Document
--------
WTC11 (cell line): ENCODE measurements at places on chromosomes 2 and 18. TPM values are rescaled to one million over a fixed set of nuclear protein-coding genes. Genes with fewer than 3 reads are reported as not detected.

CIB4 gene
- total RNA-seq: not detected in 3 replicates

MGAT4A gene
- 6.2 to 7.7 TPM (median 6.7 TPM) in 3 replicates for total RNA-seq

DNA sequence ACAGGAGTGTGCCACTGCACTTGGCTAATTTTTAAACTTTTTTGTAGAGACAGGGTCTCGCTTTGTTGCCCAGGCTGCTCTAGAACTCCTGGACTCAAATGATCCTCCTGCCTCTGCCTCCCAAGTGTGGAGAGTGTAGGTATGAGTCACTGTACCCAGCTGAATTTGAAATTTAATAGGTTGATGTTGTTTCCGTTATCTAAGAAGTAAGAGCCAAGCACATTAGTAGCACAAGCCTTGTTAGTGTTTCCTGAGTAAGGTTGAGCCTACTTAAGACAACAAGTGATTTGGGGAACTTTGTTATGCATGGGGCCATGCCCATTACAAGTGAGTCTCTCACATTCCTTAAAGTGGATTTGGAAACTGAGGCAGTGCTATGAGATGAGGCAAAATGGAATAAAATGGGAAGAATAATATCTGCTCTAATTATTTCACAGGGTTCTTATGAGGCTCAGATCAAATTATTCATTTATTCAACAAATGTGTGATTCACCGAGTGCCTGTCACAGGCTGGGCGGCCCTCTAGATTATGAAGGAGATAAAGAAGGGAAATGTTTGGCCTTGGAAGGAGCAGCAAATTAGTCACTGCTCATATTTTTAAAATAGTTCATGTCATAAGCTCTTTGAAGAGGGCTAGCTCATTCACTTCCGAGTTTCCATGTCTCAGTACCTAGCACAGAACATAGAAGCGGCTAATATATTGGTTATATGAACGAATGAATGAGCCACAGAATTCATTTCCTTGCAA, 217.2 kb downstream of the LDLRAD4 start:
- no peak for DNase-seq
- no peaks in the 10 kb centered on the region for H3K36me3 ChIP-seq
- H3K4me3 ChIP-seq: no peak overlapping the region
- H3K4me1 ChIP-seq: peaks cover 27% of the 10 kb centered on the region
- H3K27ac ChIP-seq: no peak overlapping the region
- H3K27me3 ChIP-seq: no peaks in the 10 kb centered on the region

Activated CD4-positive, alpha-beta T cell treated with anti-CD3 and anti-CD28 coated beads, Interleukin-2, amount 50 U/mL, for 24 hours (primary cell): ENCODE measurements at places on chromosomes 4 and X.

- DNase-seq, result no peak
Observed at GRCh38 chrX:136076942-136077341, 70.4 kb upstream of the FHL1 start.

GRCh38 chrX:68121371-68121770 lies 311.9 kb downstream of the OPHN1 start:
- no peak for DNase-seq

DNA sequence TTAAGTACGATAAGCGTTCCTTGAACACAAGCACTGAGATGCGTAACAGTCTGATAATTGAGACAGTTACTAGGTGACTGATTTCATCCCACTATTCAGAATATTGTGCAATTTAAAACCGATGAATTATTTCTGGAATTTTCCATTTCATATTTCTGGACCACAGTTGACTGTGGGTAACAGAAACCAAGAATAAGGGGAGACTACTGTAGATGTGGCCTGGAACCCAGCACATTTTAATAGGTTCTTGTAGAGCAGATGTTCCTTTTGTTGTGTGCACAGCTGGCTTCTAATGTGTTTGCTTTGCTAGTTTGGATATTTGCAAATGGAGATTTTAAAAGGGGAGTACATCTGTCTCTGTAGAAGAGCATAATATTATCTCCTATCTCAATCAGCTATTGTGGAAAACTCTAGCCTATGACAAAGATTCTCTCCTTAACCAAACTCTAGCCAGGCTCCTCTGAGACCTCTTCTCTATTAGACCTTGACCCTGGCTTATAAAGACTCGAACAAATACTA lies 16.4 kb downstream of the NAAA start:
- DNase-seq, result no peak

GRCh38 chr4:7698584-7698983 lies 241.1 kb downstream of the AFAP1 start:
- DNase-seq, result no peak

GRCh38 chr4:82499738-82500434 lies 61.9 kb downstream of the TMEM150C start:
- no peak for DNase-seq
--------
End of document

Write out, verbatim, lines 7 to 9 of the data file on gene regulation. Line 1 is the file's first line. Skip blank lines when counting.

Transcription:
- no peak for DNase-seq
- no peaks in the 10 kb centered on the region for H3K36me3 ChIP-seq
- H3K4me3 ChIP-seq: no peak overlapping the region